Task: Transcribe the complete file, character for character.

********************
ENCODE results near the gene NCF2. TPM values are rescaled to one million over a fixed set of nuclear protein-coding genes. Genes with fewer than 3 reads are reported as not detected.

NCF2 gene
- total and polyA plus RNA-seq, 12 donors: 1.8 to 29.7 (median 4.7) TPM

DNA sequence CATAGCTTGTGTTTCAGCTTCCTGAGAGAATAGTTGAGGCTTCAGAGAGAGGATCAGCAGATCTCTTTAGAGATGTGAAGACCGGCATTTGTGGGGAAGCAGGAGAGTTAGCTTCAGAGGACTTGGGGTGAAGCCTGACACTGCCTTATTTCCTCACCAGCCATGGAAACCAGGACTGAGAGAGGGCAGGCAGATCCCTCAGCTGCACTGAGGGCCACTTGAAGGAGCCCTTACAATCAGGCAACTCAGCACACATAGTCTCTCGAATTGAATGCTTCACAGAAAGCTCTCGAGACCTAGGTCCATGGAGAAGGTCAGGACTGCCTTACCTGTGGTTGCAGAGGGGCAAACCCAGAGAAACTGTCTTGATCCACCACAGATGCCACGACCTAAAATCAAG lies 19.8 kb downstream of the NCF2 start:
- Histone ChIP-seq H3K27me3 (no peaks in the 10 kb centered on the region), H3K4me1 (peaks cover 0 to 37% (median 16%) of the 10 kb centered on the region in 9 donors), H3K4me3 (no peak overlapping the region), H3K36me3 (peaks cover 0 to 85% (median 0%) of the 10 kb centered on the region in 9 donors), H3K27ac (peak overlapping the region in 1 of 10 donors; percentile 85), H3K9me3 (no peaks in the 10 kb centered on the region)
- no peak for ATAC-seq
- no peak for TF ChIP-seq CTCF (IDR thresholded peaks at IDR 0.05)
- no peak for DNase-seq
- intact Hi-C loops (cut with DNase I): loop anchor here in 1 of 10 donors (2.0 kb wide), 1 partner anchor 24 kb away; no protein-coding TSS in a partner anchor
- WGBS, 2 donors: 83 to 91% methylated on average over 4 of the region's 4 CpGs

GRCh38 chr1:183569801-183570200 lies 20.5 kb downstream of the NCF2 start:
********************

ENCODE results near the gene NCF2. TPM values are rescaled to one million over a fixed set of nuclear protein-coding genes. Genes with fewer than 3 reads are reported as not detected.

NCF2 gene
- total and polyA plus RNA-seq, 12 donors: 1.8 to 29.7 (median 4.7) TPM

DNA sequence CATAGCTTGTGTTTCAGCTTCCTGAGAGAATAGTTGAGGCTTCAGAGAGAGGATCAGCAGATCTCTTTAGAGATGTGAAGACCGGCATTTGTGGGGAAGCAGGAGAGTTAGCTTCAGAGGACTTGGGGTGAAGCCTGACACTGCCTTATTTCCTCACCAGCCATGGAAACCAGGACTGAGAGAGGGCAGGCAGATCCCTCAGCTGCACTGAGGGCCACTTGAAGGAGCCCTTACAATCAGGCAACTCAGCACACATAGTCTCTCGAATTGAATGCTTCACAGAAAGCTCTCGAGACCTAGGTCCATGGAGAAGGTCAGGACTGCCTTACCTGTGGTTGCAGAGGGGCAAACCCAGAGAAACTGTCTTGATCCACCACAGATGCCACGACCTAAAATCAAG lies 19.8 kb downstream of the NCF2 start:
- Histone ChIP-seq H3K27me3 (no peaks in the 10 kb centered on the region), H3K4me1 (peaks cover 0 to 37% (median 16%) of the 10 kb centered on the region in 9 donors), H3K4me3 (no peak overlapping the region), H3K36me3 (peaks cover 0 to 85% (median 0%) of the 10 kb centered on the region in 9 donors), H3K27ac (peak overlapping the region in 1 of 10 donors; percentile 85), H3K9me3 (no peaks in the 10 kb centered on the region)
- no peak for ATAC-seq
- no peak for TF ChIP-seq CTCF (IDR thresholded peaks at IDR 0.05)
- no peak for DNase-seq
- intact Hi-C loops (cut with DNase I): loop anchor here in 1 of 10 donors (2.0 kb wide), 1 partner anchor 24 kb away; no protein-coding TSS in a partner anchor
- WGBS, 2 donors: 83 to 91% methylated on average over 4 of the region's 4 CpGs

GRCh38 chr1:183569801-183570200 lies 20.5 kb downstream of the NCF2 start: